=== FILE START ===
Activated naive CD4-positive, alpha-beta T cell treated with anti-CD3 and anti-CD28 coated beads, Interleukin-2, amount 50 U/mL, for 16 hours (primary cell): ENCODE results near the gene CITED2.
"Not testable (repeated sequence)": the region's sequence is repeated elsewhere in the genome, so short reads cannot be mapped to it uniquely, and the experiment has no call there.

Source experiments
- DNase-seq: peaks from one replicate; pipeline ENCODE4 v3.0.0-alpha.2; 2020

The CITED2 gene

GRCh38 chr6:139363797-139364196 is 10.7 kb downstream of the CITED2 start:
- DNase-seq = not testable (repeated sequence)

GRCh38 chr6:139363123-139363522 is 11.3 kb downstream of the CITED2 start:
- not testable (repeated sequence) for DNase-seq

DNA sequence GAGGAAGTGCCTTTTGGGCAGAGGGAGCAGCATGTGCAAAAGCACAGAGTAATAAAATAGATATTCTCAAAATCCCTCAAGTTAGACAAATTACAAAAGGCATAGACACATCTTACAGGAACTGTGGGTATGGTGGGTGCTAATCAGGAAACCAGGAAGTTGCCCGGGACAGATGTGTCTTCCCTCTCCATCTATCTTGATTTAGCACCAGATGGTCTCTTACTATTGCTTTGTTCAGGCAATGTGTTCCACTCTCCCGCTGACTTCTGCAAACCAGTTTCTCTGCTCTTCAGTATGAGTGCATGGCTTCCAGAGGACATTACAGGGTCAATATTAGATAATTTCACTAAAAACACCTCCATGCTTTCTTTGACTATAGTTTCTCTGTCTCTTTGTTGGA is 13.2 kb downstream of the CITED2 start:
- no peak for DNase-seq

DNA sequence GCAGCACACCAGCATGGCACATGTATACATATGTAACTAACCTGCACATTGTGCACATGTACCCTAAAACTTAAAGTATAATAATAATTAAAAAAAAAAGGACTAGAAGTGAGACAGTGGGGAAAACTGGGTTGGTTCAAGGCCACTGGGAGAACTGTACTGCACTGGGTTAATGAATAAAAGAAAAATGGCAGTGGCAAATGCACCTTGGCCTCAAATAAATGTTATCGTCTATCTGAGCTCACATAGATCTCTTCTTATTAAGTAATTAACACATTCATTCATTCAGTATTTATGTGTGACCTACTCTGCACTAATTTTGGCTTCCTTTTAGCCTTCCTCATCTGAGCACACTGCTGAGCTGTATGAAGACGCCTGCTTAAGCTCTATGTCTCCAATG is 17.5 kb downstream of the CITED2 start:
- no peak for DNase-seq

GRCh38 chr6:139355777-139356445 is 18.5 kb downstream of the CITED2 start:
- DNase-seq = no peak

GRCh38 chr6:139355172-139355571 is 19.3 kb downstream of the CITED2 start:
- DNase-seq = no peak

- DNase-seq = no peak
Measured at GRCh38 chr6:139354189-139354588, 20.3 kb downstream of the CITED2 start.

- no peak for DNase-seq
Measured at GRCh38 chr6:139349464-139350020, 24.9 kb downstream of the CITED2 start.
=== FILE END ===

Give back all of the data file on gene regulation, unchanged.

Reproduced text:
Activated naive CD4-positive, alpha-beta T cell treated with anti-CD3 and anti-CD28 coated beads, Interleukin-2, amount 50 U/mL, for 16 hours (primary cell): ENCODE results near the gene CITED2.
"Not testable (repeated sequence)": the region's sequence is repeated elsewhere in the genome, so short reads cannot be mapped to it uniquely, and the experiment has no call there.

Source experiments
- DNase-seq: peaks from one replicate; pipeline ENCODE4 v3.0.0-alpha.2; 2020

The CITED2 gene

GRCh38 chr6:139363797-139364196 is 10.7 kb downstream of the CITED2 start:
- DNase-seq = not testable (repeated sequence)

GRCh38 chr6:139363123-139363522 is 11.3 kb downstream of the CITED2 start:
- not testable (repeated sequence) for DNase-seq

DNA sequence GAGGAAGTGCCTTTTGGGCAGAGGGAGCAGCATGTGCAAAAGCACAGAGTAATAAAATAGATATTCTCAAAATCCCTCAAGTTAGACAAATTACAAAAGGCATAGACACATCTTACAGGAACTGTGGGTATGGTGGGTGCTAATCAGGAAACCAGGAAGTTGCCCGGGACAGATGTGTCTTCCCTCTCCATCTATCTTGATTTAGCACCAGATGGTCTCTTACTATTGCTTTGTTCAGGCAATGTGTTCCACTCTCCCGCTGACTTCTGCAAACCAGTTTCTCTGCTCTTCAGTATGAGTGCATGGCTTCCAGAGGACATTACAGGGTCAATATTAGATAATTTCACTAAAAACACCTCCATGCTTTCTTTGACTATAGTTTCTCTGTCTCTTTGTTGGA is 13.2 kb downstream of the CITED2 start:
- no peak for DNase-seq

DNA sequence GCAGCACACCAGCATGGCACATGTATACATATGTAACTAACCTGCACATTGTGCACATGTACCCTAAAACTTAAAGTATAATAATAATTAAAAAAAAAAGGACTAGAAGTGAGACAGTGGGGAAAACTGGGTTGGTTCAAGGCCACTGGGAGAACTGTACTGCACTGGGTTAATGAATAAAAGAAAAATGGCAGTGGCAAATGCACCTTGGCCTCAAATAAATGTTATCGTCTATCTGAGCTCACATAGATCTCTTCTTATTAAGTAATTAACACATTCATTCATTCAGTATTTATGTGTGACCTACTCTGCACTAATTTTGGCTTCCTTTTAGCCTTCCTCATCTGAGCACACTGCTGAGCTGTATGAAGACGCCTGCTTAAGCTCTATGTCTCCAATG is 17.5 kb downstream of the CITED2 start:
- no peak for DNase-seq

GRCh38 chr6:139355777-139356445 is 18.5 kb downstream of the CITED2 start:
- DNase-seq = no peak

GRCh38 chr6:139355172-139355571 is 19.3 kb downstream of the CITED2 start:
- DNase-seq = no peak

- DNase-seq = no peak
Measured at GRCh38 chr6:139354189-139354588, 20.3 kb downstream of the CITED2 start.

- no peak for DNase-seq
Measured at GRCh38 chr6:139349464-139350020, 24.9 kb downstream of the CITED2 start.